Ripero has been working his way south, following the river valley, for some eight hours now and he is tired.  By turns he has stumbled among the great stones that line the water’s edge, or clambered higher to beat his way through the trees:  whichever route he chooses the going is difficult, near to impossible at times.  He is fairly certain there are wild creatures in the woods; many, by their sound, he would not like to meet – yet the trees offer cover, and cover offers safety.  So he uses them when he can, remembering his father’s dire advice when they hunted the pack-wolf together:  “You never hear the one that kills you.”

The sun is low in the western sky and the valley deep in evening shade.  Soon Ripero will need to find a place to sleep.   His first intention, to travel both by night and day, is unfeasible:  the way is too dangerous; he might injure himself in the darkness.  Besides, the promise he gave when he left Dag by the river side, was empty.  He knows, knew by the look of the man that he was dying.  By now, perhaps, it is mercifully over

At first she thinks she must be drunk – but how?  She has taken nothing this morning that would make her so.  Can this child-thing get inside her body, affect her equilibrium?  She falls; climbs to her feet – and as quickly falls again.  It is as if the ground beneath her is sometimes there, sometimes missing, like stepping into space…

Tomorrow, he tells himself, he might try the ridge – climb out of the valley on its western side:  he is pondering this when he hears the noise.  Somewhere, not too far ahead, something is scrambling towards him along the bank.  At the moment it is beyond the next bend, but approaching rapidly.

Fearing a wild animal (but no animal, surely, could sound so clumsy?) Ripero hastens over the rocks that separate him from the trees.  Here wild rhododendrons offer a good hiding place:  he climbs the steep bank into their midst, and when he is sure he is no longer visible from the river, he crouches down to watch, and wait

From around the bend there emerges into view an improbably slight male figure dressed in the olive fatigues of a soldier.  More improbably still, this soldier is attempting to goose-step parade-ground style, with his gun at slope and arm swinging.  It is a preposterous task over such boulder-strewn terrain and he falls repeatedly, banging helmeted head, arms, legs, every part of him against the rocks.  At the bend he even falls in the water; yet rises again, blunders on once more in military stride, with a look upon his face so confused he might be a stringed puppet rather than a real person.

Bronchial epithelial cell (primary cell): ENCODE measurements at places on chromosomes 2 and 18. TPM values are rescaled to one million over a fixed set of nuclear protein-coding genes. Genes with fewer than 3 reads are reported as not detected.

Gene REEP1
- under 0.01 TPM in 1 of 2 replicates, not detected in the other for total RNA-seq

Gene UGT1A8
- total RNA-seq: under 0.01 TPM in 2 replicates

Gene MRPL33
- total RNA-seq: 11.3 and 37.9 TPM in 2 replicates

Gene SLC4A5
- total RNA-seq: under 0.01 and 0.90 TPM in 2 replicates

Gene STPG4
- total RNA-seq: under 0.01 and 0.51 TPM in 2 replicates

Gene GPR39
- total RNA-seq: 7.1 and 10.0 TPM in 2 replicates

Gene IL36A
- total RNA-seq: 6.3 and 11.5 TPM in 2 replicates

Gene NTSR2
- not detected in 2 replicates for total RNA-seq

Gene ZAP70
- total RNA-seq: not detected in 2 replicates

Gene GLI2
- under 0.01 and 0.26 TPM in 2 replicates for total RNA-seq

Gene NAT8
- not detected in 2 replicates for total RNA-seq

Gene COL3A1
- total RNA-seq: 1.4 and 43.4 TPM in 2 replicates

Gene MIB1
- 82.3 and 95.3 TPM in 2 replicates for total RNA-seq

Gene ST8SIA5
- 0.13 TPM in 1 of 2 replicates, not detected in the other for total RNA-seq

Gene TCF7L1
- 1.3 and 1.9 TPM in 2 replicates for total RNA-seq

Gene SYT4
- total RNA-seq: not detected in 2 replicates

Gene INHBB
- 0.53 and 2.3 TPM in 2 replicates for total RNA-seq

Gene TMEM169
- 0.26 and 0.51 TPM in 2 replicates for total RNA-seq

She is giggling helplessly now.  Her ineptitude is comical – arms and legs everywhere – trying to stand, let alone walk – but nothing works.

Ripero adjudges the interloper mad and therefore dangerous, because he has no doubt that the weapon he carries is real and what can be more dangerous than a madman with a gun?  He resolves to remain hidden until this demented creature has tumbled from view.  All the same he is curious to know why the soldier is here, why he behaves as he does.  Whether it is this curiosity that makes him lean forward or just the weakness of the branches that hold him is uncertain.  That his cover should give way from beneath him with a splitting sound, is unfortunate; that the soldier should look up at that particular moment – that will be fatal.

Alanee, her balance gone, lies helpless and not entirely uncomfortably upon the grass.  She turns as she hears the ‘dissident’ Hasuga rushing from the rhododendron bush to attack her:  she points two fingers in imitation of a gun.

“Erm…..bang?”  She says, a little timidly.

The blast takes Ripero full in the chest.  He is dead before he falls.

Hasuga finds his balance almost miraculously.  Alanee, after a moment of sheer terror when she sees him stumble – she wonders again what her fate would be if he came to harm in her charge – laughs in relief.

“I got you.  You’re a dead dissident!”  She sits up:  “One more blow for the free world!  What,” she ventures an impudent poke at one of those strong shoulders, “don’t you like to lose?”

“You weren’t trying!”  He accuses her.  “You were – what did you call it – sunbathing?”

“No, I fell over.  I couldn’t keep my feet for some reason – it was so weird!  Sunbathing is when you lie like this and let the sun warm your skin.”  She draws her robe up to her thighs and stretches back on the grass, grinning up at him wickedly.  “Anyway, I still won.”  She catches sight of the long finger of the watchtower high overhead, stabbing at the sky.  “And you’re overlooked.  Do they spy on you?”

He is looking down on her with an expression of intense interest.  She thinks she is being examined, but not in a way that makes her too uncomfortable, though she does tug self-consciously at the edge of her robe.

“Yes, perhaps you did win.”  Hasuga acknowledges.

“No ‘perhaps’ about it.  Bang!  Right in the chest!”  She raises the ‘gun’ hand and blows across its imagined muzzle.  “You’re dead.”

“So I am.”  He sits beside her, feels his chest with probing fingers, as if the hole were really there, smiles beatifically.  Yet in his eyes there is distance, as if he is considering some deep, essential equation.  Then he says:  “I have waited a long time for this game.”

“Are you sure?  It seemed pretty lame to me.  Better than your last attempt, but not very imaginative – not brilliant, do you think?”

“It was not Braillec, but it will suffice.  I suppose you could do much better?”